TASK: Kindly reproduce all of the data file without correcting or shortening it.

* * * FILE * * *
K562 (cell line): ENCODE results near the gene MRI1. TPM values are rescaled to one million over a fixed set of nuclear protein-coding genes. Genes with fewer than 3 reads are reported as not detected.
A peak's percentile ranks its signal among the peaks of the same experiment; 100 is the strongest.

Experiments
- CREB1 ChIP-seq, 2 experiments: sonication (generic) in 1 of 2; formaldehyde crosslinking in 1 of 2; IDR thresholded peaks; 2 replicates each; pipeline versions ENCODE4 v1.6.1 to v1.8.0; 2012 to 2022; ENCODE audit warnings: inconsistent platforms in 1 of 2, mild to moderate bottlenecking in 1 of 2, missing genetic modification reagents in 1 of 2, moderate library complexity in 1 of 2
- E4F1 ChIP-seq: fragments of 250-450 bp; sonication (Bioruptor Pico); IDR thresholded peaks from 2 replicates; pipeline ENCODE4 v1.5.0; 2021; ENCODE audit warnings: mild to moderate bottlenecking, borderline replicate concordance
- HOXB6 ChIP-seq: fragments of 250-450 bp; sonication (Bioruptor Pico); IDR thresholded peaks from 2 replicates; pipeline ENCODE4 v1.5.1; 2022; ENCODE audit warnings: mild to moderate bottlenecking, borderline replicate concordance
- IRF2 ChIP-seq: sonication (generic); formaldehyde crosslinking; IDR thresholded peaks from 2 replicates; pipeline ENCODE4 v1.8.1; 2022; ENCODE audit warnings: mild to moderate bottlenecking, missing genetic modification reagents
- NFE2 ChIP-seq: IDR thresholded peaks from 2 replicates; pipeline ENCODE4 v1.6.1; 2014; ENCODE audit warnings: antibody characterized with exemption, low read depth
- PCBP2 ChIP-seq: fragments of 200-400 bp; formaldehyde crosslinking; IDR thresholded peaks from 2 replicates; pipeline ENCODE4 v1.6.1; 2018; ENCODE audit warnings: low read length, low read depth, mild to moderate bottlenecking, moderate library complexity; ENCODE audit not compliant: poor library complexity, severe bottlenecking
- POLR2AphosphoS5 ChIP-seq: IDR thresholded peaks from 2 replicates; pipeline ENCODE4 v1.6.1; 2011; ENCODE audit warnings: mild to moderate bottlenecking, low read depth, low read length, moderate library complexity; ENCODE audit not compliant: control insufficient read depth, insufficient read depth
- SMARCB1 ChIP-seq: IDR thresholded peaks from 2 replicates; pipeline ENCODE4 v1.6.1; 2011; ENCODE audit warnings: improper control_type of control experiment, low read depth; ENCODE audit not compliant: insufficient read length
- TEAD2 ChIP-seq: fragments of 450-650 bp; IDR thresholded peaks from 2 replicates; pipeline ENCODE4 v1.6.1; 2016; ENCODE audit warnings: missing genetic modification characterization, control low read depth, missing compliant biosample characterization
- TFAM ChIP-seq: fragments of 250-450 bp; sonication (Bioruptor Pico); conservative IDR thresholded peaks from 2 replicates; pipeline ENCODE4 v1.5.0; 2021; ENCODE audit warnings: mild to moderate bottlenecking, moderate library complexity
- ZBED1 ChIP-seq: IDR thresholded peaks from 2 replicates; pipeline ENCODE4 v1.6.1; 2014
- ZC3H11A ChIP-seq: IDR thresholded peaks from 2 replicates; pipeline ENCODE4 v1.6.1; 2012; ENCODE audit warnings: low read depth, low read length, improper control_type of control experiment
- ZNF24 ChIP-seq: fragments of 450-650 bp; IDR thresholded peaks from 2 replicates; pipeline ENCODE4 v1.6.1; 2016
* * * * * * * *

K562 (cell line): ENCODE results near the gene MRI1. TPM values are rescaled to one million over a fixed set of nuclear protein-coding genes. Genes with fewer than 3 reads are reported as not detected.
A peak's percentile ranks its signal among the peaks of the same experiment; 100 is the strongest.

Experiments
- CREB1 ChIP-seq, 2 experiments: sonication (generic) in 1 of 2; formaldehyde crosslinking in 1 of 2; IDR thresholded peaks; 2 replicates each; pipeline versions ENCODE4 v1.6.1 to v1.8.0; 2012 to 2022; ENCODE audit warnings: inconsistent platforms in 1 of 2, mild to moderate bottlenecking in 1 of 2, missing genetic modification reagents in 1 of 2, moderate library complexity in 1 of 2
- E4F1 ChIP-seq: fragments of 250-450 bp; sonication (Bioruptor Pico); IDR thresholded peaks from 2 replicates; pipeline ENCODE4 v1.5.0; 2021; ENCODE audit warnings: mild to moderate bottlenecking, borderline replicate concordance
- HOXB6 ChIP-seq: fragments of 250-450 bp; sonication (Bioruptor Pico); IDR thresholded peaks from 2 replicates; pipeline ENCODE4 v1.5.1; 2022; ENCODE audit warnings: mild to moderate bottlenecking, borderline replicate concordance
- IRF2 ChIP-seq: sonication (generic); formaldehyde crosslinking; IDR thresholded peaks from 2 replicates; pipeline ENCODE4 v1.8.1; 2022; ENCODE audit warnings: mild to moderate bottlenecking, missing genetic modification reagents
- NFE2 ChIP-seq: IDR thresholded peaks from 2 replicates; pipeline ENCODE4 v1.6.1; 2014; ENCODE audit warnings: antibody characterized with exemption, low read depth
- PCBP2 ChIP-seq: fragments of 200-400 bp; formaldehyde crosslinking; IDR thresholded peaks from 2 replicates; pipeline ENCODE4 v1.6.1; 2018; ENCODE audit warnings: low read length, low read depth, mild to moderate bottlenecking, moderate library complexity; ENCODE audit not compliant: poor library complexity, severe bottlenecking
- POLR2AphosphoS5 ChIP-seq: IDR thresholded peaks from 2 replicates; pipeline ENCODE4 v1.6.1; 2011; ENCODE audit warnings: mild to moderate bottlenecking, low read depth, low read length, moderate library complexity; ENCODE audit not compliant: control insufficient read depth, insufficient read depth
- SMARCB1 ChIP-seq: IDR thresholded peaks from 2 replicates; pipeline ENCODE4 v1.6.1; 2011; ENCODE audit warnings: improper control_type of control experiment, low read depth; ENCODE audit not compliant: insufficient read length
- TEAD2 ChIP-seq: fragments of 450-650 bp; IDR thresholded peaks from 2 replicates; pipeline ENCODE4 v1.6.1; 2016; ENCODE audit warnings: missing genetic modification characterization, control low read depth, missing compliant biosample characterization
- TFAM ChIP-seq: fragments of 250-450 bp; sonication (Bioruptor Pico); conservative IDR thresholded peaks from 2 replicates; pipeline ENCODE4 v1.5.0; 2021; ENCODE audit warnings: mild to moderate bottlenecking, moderate library complexity
- ZBED1 ChIP-seq: IDR thresholded peaks from 2 replicates; pipeline ENCODE4 v1.6.1; 2014
- ZC3H11A ChIP-seq: IDR thresholded peaks from 2 replicates; pipeline ENCODE4 v1.6.1; 2012; ENCODE audit warnings: low read depth, low read length, improper control_type of control experiment
- ZNF24 ChIP-seq: fragments of 450-650 bp; IDR thresholded peaks from 2 replicates; pipeline ENCODE4 v1.6.1; 2016